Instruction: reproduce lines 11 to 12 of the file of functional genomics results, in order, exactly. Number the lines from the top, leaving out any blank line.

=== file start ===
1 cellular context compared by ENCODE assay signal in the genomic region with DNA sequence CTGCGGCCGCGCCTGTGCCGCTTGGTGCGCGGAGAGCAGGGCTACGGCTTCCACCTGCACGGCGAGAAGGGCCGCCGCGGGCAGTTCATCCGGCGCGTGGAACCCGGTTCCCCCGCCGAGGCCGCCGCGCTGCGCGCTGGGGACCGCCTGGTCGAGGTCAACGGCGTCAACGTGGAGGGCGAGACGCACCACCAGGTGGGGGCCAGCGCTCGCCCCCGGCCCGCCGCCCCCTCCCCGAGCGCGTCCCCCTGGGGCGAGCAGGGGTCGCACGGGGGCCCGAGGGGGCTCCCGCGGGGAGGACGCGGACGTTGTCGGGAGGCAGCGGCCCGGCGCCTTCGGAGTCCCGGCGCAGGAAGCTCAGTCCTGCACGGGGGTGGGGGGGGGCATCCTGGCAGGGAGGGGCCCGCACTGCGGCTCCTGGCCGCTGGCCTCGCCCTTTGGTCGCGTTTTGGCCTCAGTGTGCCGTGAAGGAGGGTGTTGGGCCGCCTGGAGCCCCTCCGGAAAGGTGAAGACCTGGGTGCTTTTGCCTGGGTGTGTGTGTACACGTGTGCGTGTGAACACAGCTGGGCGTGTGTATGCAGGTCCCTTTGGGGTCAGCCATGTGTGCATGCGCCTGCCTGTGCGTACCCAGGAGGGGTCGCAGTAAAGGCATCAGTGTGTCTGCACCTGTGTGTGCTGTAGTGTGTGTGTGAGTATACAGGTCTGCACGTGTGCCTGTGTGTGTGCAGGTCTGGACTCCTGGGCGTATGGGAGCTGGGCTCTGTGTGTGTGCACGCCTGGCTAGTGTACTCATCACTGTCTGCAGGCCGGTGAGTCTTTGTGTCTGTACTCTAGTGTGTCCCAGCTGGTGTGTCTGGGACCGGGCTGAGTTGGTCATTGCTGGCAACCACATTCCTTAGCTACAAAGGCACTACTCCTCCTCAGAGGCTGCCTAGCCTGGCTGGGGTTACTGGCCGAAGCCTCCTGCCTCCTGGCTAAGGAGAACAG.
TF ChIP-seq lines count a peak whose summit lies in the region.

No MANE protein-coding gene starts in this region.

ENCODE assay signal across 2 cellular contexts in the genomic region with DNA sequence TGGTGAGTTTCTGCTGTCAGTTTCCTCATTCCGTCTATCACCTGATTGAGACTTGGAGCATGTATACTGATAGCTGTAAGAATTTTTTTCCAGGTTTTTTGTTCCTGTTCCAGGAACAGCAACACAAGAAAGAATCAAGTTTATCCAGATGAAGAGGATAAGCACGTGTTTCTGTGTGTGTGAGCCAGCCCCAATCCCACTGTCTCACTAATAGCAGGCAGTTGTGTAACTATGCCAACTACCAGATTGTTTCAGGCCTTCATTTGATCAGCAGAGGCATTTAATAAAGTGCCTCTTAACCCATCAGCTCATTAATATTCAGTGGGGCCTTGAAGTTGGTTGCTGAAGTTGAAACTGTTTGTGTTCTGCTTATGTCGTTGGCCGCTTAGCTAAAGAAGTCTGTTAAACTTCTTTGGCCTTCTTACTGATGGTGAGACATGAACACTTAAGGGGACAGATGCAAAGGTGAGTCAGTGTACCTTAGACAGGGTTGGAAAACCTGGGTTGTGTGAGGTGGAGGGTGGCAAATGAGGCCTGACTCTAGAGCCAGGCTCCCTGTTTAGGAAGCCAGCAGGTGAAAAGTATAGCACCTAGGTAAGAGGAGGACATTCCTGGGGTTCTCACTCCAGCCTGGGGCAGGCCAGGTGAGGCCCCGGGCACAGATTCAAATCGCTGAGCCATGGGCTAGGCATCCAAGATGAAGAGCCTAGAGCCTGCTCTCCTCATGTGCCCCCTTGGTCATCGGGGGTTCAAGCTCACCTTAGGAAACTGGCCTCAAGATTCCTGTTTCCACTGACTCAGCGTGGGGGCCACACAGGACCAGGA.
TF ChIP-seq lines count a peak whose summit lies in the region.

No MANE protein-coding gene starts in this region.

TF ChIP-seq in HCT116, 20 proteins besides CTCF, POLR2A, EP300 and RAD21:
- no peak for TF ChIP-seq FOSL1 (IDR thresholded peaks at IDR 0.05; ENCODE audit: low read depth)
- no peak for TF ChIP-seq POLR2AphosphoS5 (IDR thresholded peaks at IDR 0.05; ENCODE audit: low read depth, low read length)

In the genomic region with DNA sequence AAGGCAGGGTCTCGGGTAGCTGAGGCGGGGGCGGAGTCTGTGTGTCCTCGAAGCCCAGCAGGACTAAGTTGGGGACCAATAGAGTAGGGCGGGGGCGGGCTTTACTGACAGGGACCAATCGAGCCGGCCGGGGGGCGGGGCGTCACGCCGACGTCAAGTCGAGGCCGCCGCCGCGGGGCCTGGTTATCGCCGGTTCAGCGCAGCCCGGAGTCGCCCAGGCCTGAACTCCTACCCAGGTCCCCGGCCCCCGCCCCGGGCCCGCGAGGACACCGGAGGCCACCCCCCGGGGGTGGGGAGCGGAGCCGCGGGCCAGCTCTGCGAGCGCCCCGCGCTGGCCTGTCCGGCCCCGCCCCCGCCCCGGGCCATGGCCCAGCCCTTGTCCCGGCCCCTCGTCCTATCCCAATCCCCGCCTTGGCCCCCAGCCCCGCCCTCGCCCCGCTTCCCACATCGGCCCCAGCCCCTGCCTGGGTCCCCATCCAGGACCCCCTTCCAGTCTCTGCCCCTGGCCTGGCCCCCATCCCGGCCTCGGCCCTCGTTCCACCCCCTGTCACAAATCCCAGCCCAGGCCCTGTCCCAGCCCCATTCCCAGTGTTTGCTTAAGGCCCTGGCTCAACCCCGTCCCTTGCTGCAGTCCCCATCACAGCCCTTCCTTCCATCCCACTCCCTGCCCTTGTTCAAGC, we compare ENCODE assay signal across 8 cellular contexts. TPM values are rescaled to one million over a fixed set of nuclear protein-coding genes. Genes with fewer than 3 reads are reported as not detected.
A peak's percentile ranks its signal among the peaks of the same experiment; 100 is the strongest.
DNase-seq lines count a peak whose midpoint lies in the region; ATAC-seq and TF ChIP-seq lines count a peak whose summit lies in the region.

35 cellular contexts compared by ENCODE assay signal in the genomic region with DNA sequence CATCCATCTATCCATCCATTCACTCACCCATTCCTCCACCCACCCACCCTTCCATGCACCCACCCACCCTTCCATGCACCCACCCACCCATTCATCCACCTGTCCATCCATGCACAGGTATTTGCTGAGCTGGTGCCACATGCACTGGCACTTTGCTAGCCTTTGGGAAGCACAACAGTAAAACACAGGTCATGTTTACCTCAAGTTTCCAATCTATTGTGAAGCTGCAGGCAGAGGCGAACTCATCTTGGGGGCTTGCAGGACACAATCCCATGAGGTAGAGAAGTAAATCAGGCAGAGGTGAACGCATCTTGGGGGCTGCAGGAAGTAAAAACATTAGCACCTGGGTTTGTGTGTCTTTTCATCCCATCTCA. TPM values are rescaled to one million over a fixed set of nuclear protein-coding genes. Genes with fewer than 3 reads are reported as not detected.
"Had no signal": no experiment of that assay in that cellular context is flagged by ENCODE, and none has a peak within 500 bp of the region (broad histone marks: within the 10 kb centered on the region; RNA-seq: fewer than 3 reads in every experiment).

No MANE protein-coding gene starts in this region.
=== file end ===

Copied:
A peak's percentile ranks its signal among the peaks of the same experiment; 100 is the strongest.
DNase-seq lines count a peak whose midpoint lies in the region; ATAC-seq and TF ChIP-seq lines count a peak whose summit lies in the region.